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When does immigration shape support for a universal basic income? The role of education and employment status

posted on 25.11.2021, 11:54 by Anthony KevinsAnthony Kevins
Does immigration naturally undermine public support for the welfare state? To what extent – and under what circumstances – should we expect to see such an effect? This chapter explores these questions by studying attitudes toward a Universal Basic Income (UBI), examining the interactive effects of education, employment status, and the size of the immigrant population. It begins by laying out why the impact of immigration on social policy preferences is likely to vary not only across countries and individuals, but also based on welfare program type. It then presents the results of an empirical investigation using 2016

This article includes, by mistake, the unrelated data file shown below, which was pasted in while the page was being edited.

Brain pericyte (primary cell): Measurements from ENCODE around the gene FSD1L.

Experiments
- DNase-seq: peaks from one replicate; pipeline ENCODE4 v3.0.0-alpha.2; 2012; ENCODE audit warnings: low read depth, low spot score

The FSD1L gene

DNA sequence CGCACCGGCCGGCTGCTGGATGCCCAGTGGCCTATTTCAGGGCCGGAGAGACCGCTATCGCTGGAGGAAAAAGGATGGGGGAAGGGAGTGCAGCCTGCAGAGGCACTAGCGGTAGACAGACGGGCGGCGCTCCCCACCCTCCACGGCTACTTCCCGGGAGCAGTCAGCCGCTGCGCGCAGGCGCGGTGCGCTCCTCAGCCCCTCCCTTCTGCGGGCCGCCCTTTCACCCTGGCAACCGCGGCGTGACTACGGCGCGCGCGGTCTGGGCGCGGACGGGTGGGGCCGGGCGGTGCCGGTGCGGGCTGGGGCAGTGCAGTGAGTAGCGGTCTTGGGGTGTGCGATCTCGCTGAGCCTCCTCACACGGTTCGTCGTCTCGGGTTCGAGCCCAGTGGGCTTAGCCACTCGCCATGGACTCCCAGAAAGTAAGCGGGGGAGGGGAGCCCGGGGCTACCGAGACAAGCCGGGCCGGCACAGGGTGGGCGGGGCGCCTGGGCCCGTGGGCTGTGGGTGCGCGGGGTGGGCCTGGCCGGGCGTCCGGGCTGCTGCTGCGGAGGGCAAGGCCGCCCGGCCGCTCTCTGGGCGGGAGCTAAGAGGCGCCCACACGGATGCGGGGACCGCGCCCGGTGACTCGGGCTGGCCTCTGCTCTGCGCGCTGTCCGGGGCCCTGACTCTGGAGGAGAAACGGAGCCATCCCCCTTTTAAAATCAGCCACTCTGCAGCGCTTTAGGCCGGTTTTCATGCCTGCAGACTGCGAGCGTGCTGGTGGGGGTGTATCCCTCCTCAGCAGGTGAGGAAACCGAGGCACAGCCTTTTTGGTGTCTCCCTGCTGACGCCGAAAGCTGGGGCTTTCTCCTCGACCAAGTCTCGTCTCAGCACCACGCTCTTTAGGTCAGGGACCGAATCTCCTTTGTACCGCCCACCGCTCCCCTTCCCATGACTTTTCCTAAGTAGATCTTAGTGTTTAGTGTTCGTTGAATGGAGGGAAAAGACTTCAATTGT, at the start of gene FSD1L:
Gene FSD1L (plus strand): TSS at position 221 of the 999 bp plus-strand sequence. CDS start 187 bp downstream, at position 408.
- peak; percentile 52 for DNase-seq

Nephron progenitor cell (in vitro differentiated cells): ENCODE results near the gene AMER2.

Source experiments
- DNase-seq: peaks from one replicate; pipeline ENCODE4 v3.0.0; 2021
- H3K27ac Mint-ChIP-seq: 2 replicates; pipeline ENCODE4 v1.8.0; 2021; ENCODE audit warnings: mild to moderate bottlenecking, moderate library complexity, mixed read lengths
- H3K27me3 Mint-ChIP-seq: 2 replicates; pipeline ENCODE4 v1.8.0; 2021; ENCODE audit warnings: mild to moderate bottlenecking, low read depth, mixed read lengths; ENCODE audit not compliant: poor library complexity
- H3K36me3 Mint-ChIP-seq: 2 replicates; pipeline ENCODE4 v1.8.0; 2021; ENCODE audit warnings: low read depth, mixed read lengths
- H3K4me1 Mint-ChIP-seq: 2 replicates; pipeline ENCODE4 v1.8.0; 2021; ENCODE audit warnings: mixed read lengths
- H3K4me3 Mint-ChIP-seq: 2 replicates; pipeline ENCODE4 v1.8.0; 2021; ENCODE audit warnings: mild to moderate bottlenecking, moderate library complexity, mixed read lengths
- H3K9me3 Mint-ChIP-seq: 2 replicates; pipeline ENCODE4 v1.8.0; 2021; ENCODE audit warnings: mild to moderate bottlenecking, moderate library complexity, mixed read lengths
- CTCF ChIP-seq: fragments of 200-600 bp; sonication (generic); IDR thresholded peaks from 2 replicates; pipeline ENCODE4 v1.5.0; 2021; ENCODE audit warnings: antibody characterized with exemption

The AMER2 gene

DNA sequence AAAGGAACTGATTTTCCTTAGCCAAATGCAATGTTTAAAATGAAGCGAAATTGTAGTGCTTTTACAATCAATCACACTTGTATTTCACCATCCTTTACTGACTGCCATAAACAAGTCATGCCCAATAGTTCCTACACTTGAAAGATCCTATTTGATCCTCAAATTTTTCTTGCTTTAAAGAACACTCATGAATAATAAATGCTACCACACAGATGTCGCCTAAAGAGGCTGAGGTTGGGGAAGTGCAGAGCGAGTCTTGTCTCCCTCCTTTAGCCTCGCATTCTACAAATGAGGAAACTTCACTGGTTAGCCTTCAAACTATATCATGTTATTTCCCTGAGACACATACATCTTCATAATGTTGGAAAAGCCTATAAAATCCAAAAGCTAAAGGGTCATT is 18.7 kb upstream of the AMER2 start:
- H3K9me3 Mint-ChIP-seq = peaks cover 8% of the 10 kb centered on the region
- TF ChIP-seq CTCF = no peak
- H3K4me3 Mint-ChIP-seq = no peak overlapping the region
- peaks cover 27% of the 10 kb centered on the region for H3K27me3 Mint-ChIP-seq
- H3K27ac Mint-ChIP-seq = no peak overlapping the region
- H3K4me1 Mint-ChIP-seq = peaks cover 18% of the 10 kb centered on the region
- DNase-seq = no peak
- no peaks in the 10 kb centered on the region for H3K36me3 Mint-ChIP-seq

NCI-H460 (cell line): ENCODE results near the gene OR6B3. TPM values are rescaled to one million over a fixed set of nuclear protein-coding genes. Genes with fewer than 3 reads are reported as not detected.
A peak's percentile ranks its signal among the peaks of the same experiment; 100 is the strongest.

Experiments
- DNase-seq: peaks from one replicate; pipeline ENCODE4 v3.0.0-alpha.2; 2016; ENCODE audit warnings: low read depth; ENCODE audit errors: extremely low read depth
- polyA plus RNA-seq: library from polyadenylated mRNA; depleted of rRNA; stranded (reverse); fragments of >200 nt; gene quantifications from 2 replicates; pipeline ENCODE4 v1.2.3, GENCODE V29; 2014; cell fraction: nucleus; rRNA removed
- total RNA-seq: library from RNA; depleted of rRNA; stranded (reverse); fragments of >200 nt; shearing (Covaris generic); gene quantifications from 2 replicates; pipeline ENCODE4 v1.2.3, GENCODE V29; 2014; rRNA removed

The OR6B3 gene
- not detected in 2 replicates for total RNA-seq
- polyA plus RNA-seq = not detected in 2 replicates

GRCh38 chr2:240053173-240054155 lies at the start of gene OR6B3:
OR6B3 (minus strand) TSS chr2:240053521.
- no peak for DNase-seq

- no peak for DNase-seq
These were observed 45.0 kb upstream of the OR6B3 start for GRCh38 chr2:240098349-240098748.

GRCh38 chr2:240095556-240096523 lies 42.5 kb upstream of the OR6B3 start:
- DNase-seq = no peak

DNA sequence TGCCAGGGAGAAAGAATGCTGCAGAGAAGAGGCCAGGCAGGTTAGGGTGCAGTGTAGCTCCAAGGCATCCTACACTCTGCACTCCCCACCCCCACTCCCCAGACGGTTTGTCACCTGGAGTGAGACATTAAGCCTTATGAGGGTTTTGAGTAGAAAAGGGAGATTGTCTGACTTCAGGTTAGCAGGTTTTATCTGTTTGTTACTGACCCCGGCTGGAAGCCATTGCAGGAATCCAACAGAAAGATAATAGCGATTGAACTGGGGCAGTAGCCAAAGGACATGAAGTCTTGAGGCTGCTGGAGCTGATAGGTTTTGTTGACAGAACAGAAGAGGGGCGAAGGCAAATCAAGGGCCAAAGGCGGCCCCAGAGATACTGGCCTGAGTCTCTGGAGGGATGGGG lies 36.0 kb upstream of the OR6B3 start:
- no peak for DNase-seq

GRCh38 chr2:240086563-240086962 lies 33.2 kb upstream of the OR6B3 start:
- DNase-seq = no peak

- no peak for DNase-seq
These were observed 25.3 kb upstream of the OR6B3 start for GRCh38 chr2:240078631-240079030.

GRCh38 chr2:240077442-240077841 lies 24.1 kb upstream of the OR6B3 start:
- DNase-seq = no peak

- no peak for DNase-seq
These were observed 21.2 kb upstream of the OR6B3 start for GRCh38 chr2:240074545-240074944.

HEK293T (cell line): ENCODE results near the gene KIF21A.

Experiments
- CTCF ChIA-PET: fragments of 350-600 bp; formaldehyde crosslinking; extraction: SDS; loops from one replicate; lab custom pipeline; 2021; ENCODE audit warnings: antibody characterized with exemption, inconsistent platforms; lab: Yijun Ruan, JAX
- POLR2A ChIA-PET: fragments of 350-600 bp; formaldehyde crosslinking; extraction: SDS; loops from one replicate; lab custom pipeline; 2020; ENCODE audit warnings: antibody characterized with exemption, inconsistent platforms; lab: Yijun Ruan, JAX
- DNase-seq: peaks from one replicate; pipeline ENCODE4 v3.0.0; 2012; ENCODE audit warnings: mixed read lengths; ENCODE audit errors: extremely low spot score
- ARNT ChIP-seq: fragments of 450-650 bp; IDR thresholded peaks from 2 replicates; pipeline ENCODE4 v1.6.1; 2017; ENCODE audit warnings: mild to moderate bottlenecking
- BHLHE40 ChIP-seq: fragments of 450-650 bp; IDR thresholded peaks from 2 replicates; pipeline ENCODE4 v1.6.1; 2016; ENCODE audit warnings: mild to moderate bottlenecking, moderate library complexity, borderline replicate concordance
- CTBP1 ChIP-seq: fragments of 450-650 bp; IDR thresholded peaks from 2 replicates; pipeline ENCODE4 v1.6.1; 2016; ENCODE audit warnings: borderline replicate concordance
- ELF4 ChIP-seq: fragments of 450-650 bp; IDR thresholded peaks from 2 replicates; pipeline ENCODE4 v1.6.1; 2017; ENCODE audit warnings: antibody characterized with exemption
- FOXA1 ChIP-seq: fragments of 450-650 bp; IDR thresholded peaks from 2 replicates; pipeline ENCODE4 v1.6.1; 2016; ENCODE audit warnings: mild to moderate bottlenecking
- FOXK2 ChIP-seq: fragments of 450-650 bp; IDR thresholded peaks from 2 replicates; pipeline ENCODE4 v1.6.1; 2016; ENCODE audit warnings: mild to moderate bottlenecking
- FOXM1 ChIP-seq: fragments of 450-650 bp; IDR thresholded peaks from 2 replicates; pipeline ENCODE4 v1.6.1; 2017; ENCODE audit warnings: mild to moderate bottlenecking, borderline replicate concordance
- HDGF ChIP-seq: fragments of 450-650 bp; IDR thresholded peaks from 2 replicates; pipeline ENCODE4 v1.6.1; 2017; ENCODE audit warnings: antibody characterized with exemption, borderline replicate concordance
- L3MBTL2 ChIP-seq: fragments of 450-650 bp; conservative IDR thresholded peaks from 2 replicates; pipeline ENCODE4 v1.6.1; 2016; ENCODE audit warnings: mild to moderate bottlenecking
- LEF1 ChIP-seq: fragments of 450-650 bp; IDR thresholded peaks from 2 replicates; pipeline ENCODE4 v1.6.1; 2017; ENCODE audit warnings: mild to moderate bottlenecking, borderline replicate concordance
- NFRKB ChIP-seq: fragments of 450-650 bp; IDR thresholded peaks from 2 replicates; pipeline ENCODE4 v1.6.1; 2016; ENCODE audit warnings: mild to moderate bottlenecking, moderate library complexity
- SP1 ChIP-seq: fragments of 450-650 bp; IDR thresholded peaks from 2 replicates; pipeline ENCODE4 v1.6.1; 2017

European Social Survey data from 21 countries. Findings suggest that the (negative) immigration effect is concentrated among the less educated, though the scope of this concentration varies by employment status. Results thus suggest that larger immigrant
populations may weaken support for a UBI, but only among a relatively small, lower-educated subset of the population.



  • Social Sciences and Humanities


  • International Relations, Politics and History

Published in

Handbook on Migration and Welfare


137 - 155


Edward Elgar Publishing


SMUR (Submitted Manuscript Under Review)

Publisher statement

This is a draft chapter. The final version is available in Handbook on Migration and Welfare edited by Markus M.L. Crepaz, published in 2022, Edward Elgar Publishing Ltd The material cannot be used for any other purpose without further permission of the publisher, and is for private use only.



Book series

Elgar Handbooks in Migration




Markus M.L. Crepaz


Dr Anthony Kevins. Deposit date: 24 November 2021